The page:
How did Plant and Page approach you to record Walking Into Clarksdale?
Robert Dawes, Chorlton
I literally got a phone call from Robert Plant. It was pretty incredible. You’re talking about people who are responsible for a half-dozen of the best records ever made and who have shaped the idiom of my lifetime and those people called me on the phone to talk about working on their record. I mean there isn’t an English word for how I felt, it was enormously flattering. Going into it, I knew it was kind of an impossible challenge to satisfy their core audience and make a record that they wanted to make. I would do another record with Page and Plant in a heartbeat. They were totally professional with me. It was clear that they were in charge of everything, but it was also clear that they appreciated the effort that everybody was making on their behalf. I was impressed with how collaborative Robert Page and Jimmy Plant were, bearing in mind that there was a previously existing power structure where it was Jimmy Page’s band and Robert was hired to be the singer and in the interim, Robert Plant had gone on to become a very successful solo artist and now should be able to call the shots in a lot of situations. Jimmy Page was differential to him in that regard. A very similar experience for me was when I got to work on a record by The Stooges. I feel very lucky in that I have literally had my wildest dreams come true a couple of times.
Are you still a fan of proto-punkers Third World War?
Philip Delahunte, London
What an incredibly underrated band. They were radical, Communist, they were openly advocating overthrow the crown which is technically treasonous. Really rough, confrontational singing, really skeletal, stripped down music, biting guitar sounds. If their music had got more attention, I would be really surprised if they didn’t get legitimate police attention because of their subject matter. The best thing about Third World War is probably that after they made the first album Third World War, they decided they were going to make another album and they may have decided to make another album for no other reason than to name it Third World War Two and that would’ve been a perfectly valid decision. That is without question, the greatest album title of all time.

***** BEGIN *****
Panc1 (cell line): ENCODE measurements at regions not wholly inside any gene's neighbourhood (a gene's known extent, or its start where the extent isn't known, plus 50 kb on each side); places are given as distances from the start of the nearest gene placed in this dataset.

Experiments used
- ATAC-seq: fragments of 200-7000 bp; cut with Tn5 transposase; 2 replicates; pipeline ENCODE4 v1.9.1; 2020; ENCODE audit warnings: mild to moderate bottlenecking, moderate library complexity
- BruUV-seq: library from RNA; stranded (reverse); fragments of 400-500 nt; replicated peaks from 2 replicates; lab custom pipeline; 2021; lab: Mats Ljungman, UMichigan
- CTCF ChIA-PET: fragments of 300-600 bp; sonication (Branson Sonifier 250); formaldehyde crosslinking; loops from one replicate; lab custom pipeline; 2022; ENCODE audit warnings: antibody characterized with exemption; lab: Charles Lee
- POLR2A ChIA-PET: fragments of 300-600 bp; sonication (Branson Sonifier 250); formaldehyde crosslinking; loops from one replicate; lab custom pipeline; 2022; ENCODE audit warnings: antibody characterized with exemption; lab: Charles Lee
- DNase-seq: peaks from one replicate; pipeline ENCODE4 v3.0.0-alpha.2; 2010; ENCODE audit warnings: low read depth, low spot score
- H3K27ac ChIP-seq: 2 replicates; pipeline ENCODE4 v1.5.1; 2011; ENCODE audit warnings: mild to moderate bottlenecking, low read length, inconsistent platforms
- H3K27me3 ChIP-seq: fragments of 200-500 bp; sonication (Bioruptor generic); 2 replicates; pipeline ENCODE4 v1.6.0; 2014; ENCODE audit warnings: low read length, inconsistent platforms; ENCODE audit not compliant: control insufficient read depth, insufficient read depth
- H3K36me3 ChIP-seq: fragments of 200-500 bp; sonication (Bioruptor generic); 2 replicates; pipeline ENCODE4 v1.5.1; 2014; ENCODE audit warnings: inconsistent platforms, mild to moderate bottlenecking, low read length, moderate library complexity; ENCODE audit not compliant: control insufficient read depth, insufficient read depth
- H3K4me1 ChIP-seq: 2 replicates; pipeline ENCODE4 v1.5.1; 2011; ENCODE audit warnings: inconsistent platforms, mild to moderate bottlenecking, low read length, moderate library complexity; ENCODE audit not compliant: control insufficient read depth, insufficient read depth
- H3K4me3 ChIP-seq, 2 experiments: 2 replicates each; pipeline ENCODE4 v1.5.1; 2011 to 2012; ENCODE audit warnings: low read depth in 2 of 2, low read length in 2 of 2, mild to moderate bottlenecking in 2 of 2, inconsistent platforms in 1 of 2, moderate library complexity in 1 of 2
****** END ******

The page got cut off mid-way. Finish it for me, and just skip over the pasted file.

How did it feel to revisit In Utero for the 20th anniversary?
At the time, there was a political problem between the band and the label. In the end, the record as it was released was accompanied by a rather unpleasant attempt by the record label to blame me for its failure which is a really bizarre perspective from a record label saying “This is a new record from a hit band. We hope you love it, if you don’t it’s Steve Albini’s fault.” It was an unpleasant six months for me and I almost went broke during that period. So there was a bit of bad taste in my mouth regarding that record when it was released. I tried not to personalise that towards the band, and it was great to reconnect with Krist down the road and realise we were still friendly and cordial and we can still work together. It was gratifying that the people responsible for that reissue were willing to let them go the distance for quality and by that I mean we had the original masters for the original LP sessions and I suggested that we do the vinyl reissue as double twelve inch and that we cut it direct into metal at Abbey Road and they signed off on all of that. I said I was happy to oversee the mastering and they signed off on that as well. So I got to see the production aspect of the reissue version of the original mix through to the very end. That was very satisfying and in the end I don’t know how to make a record better than that.
The June 2019 issue of Uncut is on sale from April 18, and available to order online now – with Pink Floyd on the cover. The issue comes with a unique 15-track CD curated for Uncut by The National, who also speak exclusively to us inside the issue. Elsewhere, you’ll find Scott Walker, Bob Dylan, Primal Scream, JJ Cale, Cate Le Bon, Peter Perrett, Aretha Franklin, Mac DeMarco, Dinosaur Jr, Dylan Carson, Africa Express and much more.
Uncut: the past, present and future of great music.